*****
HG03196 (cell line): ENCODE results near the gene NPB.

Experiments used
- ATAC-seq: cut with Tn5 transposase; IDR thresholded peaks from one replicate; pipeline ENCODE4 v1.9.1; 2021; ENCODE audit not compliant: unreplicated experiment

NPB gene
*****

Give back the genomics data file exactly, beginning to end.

HG03196 (cell line): ENCODE results near the gene NPB.

Experiments used
- ATAC-seq: cut with Tn5 transposase; IDR thresholded peaks from one replicate; pipeline ENCODE4 v1.9.1; 2021; ENCODE audit not compliant: unreplicated experiment

NPB gene